July 18, 2010 in Idaho Voices

We’re happy here in our weather ‘bubble’

Michelle Boss
 

Sometimes it feels as if we live in a weather bubble here in the Inland Northwest. News of deadly heat waves, tornadoes, floods, hurricanes and blizzards seem like a daily occurrence on television. But it’s always in some other part of the country. Don’t get me wrong, I’m not complaining. This weather “bubble” idea got another boost when I read the latest weather headlines from the National Oceanic and Atmospheric Administration. While we were shivering and plants were freezing during what seemed like an especially cold June, apparently the rest of the country was baking. Temperature data show the U.S. as a whole experienced the eighth-warmest June on record! Across the entire U.S., only the Northwest had below normal average temperatures last month. More specifically, only Washington and Oregon had below-normal temperatures. Or perhaps it was just Spokane and Coeur d’Alene, which were so cold that our numbers skewed the data for the rest of the region (I don’t have the data to back up that particular idea).

This past week’s dust/wind storm and subsequent outbreak of fires hopefully has reminded people that we are in the midst of fire weather season. Despite having such a cold wet June, it doesn’t take a very long period of warm, dry weather to ripen the fuels that can feed wildfires. Winds from 35 to 55 mph blanketed the region the afternoon of July 12 after the passage of a particularly strong cold front. Fortunately, we did not have to deal with the added danger of dry lightning with the storm system, but the sheer number of fire starts shows that under those conditions, it doesn’t take much – a spark from any source – to result in a dangerous wildfire.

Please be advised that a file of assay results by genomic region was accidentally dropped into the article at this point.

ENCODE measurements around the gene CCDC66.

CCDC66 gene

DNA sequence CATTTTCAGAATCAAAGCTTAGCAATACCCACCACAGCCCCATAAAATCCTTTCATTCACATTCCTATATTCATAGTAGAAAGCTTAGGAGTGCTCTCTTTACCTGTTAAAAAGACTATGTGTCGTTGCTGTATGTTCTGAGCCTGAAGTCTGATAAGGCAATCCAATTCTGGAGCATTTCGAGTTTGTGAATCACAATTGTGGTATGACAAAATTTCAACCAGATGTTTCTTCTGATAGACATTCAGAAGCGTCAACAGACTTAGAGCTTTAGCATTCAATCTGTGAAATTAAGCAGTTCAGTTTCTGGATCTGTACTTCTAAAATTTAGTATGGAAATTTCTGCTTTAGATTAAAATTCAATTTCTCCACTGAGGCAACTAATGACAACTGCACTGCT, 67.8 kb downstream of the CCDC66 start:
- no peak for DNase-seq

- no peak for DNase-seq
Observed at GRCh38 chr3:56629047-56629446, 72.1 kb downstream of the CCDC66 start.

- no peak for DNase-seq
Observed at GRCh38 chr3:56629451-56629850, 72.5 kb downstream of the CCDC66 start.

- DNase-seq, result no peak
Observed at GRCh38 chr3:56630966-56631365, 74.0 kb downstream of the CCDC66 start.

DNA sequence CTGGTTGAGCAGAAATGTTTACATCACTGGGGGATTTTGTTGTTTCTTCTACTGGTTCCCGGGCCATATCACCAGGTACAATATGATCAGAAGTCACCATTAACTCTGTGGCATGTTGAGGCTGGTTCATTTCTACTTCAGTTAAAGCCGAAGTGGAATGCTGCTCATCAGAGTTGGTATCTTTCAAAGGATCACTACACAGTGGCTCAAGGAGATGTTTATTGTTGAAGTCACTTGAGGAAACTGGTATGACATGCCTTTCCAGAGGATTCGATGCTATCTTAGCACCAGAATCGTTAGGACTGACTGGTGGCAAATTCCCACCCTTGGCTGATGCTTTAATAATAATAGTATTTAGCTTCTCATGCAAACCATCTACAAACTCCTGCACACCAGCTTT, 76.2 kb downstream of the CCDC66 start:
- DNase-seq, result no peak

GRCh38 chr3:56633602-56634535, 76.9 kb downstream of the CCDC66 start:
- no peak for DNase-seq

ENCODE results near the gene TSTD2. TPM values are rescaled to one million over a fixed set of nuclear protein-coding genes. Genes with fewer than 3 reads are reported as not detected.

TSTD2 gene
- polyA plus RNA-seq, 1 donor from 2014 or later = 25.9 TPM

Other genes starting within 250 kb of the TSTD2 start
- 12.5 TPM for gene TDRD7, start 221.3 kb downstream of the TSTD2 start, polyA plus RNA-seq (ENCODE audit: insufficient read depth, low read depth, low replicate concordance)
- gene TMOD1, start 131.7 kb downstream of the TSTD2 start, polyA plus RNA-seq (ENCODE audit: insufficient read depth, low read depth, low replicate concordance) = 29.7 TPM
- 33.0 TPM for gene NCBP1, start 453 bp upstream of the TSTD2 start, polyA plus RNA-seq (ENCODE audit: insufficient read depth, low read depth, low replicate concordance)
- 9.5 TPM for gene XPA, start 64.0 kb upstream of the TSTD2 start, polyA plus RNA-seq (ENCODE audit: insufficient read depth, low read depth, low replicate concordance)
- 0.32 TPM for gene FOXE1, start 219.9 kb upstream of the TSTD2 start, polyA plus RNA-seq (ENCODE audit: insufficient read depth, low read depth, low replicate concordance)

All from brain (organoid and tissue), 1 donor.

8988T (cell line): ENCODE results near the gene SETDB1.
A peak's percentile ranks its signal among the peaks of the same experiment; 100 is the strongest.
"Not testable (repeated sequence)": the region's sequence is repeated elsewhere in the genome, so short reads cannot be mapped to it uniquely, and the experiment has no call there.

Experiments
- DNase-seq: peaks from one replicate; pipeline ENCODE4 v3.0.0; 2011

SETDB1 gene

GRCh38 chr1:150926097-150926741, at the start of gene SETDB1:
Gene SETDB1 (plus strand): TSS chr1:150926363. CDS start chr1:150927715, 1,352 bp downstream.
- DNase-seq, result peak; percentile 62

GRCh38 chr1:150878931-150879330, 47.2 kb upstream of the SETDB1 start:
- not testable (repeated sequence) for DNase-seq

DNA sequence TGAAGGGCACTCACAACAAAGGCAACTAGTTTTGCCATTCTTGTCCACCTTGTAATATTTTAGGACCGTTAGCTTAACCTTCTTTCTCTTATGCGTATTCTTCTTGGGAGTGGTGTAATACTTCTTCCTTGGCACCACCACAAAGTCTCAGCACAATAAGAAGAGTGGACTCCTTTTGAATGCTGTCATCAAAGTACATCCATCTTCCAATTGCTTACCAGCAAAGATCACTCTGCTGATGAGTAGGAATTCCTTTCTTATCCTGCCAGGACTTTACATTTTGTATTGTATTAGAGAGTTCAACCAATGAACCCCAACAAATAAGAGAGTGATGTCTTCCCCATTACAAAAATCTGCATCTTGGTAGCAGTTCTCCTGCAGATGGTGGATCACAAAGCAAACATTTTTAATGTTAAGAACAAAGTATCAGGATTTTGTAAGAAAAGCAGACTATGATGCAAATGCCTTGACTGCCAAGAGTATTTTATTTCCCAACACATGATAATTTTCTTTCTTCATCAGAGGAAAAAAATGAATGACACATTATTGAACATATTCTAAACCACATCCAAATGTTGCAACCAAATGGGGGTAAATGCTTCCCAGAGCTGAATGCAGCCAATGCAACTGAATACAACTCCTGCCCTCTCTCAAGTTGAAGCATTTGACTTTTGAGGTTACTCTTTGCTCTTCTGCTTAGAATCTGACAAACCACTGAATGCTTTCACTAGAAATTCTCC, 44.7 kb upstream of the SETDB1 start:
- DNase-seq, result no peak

The threat for wildfires continues into the months of August, and many times September, as we usually see our driest and warmest periods of the year. Despite the fact that daylight hours have been decreasing since shortly after the summer solstice in late June, average temperatures will continue to rise until the end of this month, peaking and holding steady until the first week of August. The peak average high and low temperatures for Spokane are 85 and 56 degrees respectively (with similar numbers for Coeur d’Alene).


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